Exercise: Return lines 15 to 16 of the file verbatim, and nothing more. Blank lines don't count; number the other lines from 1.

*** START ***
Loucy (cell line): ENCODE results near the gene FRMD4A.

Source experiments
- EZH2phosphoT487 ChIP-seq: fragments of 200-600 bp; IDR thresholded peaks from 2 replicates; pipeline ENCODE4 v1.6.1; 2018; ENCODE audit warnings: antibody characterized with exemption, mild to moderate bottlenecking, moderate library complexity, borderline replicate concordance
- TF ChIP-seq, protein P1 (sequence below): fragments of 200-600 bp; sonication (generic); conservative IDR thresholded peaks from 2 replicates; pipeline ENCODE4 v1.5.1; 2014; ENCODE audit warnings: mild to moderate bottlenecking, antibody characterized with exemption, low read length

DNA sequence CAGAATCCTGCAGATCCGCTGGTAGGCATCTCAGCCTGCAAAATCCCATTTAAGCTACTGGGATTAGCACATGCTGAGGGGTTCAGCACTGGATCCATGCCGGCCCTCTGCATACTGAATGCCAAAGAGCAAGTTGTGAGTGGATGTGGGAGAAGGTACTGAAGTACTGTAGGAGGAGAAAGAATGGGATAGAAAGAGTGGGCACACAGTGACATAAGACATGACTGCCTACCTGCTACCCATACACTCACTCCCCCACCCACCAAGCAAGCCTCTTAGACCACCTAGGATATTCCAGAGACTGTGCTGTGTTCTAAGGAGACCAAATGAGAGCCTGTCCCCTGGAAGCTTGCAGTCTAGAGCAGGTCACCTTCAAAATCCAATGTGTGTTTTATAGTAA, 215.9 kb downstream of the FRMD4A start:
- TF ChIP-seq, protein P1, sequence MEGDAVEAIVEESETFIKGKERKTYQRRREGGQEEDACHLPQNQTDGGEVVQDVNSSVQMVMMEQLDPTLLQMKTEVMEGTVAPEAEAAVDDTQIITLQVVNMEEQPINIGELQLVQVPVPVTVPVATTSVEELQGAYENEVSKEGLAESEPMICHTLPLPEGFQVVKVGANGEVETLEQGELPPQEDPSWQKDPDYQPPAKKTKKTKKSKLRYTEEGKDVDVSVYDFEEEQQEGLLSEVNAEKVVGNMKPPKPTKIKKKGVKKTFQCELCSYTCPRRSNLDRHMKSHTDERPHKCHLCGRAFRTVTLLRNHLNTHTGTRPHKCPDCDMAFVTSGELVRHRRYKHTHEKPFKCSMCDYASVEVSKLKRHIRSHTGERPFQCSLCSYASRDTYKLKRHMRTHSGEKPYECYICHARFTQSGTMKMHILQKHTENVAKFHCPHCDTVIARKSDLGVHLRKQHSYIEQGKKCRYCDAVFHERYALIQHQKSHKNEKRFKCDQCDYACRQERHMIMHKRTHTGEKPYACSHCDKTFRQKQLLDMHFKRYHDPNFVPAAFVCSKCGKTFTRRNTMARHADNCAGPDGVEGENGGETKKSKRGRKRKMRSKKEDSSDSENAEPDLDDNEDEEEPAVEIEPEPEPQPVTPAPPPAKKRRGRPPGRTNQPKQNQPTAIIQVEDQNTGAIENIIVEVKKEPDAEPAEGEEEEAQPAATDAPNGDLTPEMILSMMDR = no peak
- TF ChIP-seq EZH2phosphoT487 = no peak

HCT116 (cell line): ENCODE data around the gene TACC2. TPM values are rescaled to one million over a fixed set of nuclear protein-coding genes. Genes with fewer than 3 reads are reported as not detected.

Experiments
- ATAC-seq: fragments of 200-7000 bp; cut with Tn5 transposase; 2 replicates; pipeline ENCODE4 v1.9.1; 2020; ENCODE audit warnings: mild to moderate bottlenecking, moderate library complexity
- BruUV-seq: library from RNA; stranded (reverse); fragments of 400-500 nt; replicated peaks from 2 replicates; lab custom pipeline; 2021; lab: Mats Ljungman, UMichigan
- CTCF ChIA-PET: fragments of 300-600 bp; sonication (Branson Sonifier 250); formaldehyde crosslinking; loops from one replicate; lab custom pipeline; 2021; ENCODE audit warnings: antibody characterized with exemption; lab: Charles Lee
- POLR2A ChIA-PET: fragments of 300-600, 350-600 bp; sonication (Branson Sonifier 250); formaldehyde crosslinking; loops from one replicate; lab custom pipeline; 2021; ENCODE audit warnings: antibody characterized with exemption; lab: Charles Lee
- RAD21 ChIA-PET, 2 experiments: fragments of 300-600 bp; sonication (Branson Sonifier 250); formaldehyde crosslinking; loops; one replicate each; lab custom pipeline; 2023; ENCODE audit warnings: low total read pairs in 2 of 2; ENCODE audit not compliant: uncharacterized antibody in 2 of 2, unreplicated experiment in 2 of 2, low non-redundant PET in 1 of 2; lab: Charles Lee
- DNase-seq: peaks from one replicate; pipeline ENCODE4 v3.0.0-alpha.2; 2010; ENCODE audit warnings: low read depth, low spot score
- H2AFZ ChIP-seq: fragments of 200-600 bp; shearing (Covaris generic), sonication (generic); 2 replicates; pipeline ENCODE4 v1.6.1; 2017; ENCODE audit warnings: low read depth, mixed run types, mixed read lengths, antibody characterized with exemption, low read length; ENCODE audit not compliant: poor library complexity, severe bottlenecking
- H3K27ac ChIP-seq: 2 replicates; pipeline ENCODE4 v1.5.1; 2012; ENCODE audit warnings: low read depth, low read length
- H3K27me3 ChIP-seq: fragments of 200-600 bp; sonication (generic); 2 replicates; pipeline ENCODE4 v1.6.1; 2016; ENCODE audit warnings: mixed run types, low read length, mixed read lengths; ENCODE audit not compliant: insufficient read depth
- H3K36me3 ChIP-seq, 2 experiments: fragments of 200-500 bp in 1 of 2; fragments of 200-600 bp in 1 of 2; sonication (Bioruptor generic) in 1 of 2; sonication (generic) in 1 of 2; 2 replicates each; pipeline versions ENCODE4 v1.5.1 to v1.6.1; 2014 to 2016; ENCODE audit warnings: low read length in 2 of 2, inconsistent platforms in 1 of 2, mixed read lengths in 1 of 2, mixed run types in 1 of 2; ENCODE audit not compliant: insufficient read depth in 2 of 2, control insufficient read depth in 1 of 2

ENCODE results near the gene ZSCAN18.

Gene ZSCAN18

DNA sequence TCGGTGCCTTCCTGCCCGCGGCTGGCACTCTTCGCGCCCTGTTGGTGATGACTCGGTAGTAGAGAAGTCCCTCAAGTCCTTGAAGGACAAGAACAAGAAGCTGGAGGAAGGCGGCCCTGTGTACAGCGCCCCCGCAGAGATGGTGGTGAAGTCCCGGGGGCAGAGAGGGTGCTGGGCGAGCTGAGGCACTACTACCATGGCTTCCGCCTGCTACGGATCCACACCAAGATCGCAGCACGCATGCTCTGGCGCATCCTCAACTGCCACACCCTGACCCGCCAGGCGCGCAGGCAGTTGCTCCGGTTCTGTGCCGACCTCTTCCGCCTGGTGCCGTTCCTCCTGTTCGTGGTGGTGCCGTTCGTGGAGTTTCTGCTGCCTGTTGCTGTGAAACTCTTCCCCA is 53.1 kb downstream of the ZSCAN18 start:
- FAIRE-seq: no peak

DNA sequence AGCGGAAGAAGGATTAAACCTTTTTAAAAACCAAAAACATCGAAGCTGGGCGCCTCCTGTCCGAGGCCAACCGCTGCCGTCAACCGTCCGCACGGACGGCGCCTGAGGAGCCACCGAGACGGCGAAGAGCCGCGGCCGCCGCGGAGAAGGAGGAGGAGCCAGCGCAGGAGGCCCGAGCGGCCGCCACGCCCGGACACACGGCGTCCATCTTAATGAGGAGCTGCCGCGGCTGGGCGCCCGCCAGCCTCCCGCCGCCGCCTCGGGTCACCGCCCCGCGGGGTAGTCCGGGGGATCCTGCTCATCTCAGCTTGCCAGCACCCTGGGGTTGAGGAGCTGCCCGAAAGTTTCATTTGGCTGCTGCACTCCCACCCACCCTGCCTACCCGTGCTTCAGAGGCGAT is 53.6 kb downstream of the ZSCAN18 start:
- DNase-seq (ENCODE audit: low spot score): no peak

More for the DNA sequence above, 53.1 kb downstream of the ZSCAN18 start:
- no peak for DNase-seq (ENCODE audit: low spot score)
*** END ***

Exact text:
- DNase-seq: peaks from one replicate; pipeline ENCODE4 v3.0.0-alpha.2; 2010; ENCODE audit warnings: low read depth, low spot score
- H2AFZ ChIP-seq: fragments of 200-600 bp; shearing (Covaris generic), sonication (generic); 2 replicates; pipeline ENCODE4 v1.6.1; 2017; ENCODE audit warnings: low read depth, mixed run types, mixed read lengths, antibody characterized with exemption, low read length; ENCODE audit not compliant: poor library complexity, severe bottlenecking